Nonradioactive cooling-tower wastewater was discharged to the radioactive-waste infiltration ponds from 1952 to 1964, to the Snake River Plain aquifer through a 1,267‑ft‑deep disposal well from 1964 until 1982, and into two cold‑waste infiltration ponds from 1982 to present. Until 1972, cooling-tower wastewater contained concentrations of dissolved chromium used as a rust inhibitor. The average annual discharge to the well and the infiltration ponds was about 226 Mgal during 1964–95 and about 181 Mgal during 1996–98.

Idaho Nuclear Technology and Engineering Center—From 1952 to February 1984, most of the low-level radioactive, chemical, and sanitary wastewater at the INTEC (fig. 1) was discharged to the Snake River Plain aquifer through a 600‑ft‑deep disposal well. The average annual discharge of wastewater to the well was about 363 Mgal (Pittman and others, 1988, p. 24). Beginning in 1984, two infiltration ponds were used for wastewater disposal. An average of 442 Mgal of wastewater was discharged annually to the well and infiltration ponds during 1962–98. The annual discharge to the well and ponds ranged from a low of 260 Mgal in 1963 to a high of 665 Mgal in 1993.

Tritium has accounted for more than 90 percent of the radioactivity in wastewater discharged at the INTEC since 1970. More than 20,000 Ci of tritium in wastewater was discharged to the disposal well and infiltration ponds at the INTEC.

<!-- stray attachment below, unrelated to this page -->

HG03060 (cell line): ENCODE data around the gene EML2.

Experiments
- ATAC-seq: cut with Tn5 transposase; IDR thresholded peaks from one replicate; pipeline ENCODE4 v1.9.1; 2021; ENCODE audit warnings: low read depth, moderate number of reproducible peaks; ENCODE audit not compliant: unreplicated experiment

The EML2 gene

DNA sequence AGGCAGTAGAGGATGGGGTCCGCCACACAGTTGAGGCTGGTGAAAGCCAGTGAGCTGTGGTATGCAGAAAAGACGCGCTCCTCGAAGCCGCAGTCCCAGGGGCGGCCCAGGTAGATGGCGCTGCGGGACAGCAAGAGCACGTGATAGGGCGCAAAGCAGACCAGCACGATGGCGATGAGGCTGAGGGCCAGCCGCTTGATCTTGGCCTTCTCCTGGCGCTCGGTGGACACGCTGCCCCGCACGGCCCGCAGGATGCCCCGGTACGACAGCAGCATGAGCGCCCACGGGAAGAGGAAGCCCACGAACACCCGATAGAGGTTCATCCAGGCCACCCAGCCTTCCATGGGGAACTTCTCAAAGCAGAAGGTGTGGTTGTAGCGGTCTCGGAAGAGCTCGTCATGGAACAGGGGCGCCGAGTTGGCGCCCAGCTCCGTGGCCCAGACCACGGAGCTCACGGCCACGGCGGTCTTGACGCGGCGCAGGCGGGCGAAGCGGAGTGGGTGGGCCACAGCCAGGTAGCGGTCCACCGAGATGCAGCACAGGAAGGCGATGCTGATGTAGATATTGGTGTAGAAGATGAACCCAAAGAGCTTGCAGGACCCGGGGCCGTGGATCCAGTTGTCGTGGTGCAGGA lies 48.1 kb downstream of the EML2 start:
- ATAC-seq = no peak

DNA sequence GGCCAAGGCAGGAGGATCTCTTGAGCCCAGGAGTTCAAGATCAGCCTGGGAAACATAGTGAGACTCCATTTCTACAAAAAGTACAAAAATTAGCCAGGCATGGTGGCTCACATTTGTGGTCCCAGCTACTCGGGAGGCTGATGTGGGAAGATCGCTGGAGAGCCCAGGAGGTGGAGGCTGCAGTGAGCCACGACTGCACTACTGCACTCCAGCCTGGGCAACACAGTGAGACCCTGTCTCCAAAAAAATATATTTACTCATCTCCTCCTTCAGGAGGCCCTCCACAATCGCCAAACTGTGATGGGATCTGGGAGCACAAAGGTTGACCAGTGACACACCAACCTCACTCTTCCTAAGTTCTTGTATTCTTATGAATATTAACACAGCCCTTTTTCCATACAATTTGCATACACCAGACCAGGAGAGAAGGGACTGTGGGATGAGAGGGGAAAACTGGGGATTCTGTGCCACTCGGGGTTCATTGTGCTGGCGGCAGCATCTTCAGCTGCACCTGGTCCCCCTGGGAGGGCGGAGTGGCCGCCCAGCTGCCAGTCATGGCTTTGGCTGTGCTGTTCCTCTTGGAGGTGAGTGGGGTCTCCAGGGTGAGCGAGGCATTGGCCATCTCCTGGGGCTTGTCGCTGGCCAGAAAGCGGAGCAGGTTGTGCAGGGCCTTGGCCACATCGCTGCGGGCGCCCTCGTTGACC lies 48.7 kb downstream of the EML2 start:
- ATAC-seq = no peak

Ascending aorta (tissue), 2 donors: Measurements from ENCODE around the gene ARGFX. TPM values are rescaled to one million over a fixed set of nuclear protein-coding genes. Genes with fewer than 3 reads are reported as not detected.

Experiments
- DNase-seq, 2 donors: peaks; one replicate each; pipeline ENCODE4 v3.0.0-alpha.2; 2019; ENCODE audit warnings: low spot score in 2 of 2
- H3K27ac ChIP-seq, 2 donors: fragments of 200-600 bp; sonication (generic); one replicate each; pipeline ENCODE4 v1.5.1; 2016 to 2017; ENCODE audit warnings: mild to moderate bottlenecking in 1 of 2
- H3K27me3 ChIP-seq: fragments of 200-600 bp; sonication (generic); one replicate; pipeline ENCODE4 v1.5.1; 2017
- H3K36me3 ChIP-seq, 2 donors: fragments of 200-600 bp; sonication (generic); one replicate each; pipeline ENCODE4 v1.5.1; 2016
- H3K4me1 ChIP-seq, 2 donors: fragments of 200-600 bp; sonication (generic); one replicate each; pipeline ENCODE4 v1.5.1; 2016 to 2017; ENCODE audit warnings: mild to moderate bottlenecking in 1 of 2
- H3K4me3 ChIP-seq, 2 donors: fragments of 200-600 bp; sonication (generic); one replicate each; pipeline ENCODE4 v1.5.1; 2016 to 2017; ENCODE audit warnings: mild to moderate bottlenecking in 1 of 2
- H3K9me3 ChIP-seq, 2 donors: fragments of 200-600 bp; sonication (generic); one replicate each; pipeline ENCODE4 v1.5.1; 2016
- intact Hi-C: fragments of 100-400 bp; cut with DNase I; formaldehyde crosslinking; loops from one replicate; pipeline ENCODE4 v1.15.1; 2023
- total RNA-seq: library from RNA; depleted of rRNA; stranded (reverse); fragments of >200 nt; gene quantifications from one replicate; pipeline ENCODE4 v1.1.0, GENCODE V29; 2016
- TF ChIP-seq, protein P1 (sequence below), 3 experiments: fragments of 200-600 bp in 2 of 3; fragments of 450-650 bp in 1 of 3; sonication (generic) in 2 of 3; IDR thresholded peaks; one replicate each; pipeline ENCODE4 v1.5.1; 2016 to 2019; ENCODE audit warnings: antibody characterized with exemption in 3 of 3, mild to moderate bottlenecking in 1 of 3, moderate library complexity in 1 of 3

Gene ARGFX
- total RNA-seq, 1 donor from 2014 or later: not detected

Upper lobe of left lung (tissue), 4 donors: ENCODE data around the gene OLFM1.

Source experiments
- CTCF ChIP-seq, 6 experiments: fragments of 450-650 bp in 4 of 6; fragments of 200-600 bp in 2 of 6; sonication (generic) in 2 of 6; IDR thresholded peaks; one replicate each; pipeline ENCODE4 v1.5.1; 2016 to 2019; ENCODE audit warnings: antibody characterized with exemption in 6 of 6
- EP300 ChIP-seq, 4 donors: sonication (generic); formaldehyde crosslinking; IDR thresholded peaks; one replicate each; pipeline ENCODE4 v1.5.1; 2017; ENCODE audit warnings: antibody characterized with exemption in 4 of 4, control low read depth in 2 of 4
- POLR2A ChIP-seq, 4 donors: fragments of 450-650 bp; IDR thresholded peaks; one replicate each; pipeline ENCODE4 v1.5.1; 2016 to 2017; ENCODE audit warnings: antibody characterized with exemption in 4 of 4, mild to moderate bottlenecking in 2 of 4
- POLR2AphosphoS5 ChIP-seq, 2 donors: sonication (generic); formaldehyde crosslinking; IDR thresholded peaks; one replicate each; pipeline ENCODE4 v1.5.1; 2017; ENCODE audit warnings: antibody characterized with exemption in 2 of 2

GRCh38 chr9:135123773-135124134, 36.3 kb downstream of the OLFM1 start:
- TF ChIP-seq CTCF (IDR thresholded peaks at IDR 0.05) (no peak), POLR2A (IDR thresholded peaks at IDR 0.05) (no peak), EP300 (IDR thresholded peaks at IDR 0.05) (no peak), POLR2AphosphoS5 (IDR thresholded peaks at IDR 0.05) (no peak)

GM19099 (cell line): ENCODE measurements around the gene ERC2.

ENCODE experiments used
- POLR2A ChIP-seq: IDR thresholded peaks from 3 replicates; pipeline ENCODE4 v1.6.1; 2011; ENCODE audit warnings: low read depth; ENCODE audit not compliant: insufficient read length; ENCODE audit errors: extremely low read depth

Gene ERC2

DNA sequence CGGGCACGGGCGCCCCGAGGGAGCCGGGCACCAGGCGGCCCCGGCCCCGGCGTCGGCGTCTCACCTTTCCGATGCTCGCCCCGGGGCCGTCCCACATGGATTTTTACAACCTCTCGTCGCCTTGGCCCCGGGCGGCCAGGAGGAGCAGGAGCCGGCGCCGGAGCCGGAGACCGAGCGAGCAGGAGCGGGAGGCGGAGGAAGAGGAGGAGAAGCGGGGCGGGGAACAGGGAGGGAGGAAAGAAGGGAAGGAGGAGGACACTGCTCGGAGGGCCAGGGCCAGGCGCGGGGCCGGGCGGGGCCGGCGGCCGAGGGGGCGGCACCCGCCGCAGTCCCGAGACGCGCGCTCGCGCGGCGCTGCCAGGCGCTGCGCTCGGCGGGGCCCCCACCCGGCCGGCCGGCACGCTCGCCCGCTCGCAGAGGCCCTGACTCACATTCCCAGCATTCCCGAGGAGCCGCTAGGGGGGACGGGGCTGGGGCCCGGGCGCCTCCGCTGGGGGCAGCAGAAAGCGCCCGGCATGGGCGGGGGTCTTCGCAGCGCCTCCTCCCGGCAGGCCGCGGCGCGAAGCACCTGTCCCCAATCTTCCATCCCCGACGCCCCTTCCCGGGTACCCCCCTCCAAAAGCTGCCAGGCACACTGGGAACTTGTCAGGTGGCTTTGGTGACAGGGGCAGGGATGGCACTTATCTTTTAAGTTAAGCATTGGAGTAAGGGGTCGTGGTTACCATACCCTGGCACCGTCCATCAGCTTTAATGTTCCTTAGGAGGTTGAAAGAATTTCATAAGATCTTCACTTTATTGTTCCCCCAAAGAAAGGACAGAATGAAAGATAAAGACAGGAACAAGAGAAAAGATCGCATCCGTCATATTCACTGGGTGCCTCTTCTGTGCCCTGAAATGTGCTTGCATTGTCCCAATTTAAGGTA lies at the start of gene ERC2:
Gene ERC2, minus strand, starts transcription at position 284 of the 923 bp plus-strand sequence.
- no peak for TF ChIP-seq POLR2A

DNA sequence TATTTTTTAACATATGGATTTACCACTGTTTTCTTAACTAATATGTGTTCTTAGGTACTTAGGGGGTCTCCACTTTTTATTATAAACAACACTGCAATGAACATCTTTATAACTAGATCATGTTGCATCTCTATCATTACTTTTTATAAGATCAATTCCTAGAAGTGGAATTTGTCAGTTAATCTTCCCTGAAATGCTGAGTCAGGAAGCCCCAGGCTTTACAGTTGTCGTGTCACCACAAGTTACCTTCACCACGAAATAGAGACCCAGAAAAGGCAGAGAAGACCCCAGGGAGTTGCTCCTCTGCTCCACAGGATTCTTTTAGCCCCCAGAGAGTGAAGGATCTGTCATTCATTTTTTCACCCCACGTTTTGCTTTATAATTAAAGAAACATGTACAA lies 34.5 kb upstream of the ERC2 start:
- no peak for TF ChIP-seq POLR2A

Radioactive Waste Management Complex—Solid and liquid radioactive and chemical wastes were buried in trenches and pits at the Subsurface Disposal Area (SDA) at the RWMC (fig. 1) since 1952. These constituents include transuranic wastes (buried in trenches until 1970), other radiochemical and inorganic chemical constituents, and organic compounds. Before 1970, little or no sediment was retained between the excavation bottoms and the underlying basalt. Since 1970, a layer of sediment was retained in excavations to inhibit downward migration of waste constituents.

About 9,600 Ci of plutonium-238, 160,000 Ci of plutonium-239, 38,000 Ci of plutonium-240, 960,000 Ci of plutonium-241, and 365,000 Ci of americium-241 were buried in the SDA during 1952–70 (Becker and others, 1998, table 4-1). An estimated 88,400 gal of organic waste was buried before 1970 (Mann and Knobel, 1987, p. 1). These buried wastes included about 24,400 gal of carbon tetrachloride; 39,000 gal of lubricating oil; and about 25,000 gal of other organic compounds, including trichloroethane, trichloroethylene, perchloroethylene, toluene, and benzene.

Regional-, subregional-, and local-scale models require different levels of descriptive information (table B1). For example, all three models require information about the distribution of the major rock types that compose the aquifer. In the eastern Snake River Plain, basalt is the most abundant rock type and has many different forms. For a regional-scale model (Garabedian, 1992) it may not be necessary to account explicitly for these different forms of basalt. However, for a subregional-scale model, it is meaningful to describe the general distribution of fractured, massive, and altered basalt. For a local- or facility-scale model, it may be necessary to describe the distribution of the many different forms of basalt and associated volcanic deposits that are present at any one place (Anderson and others, 1999).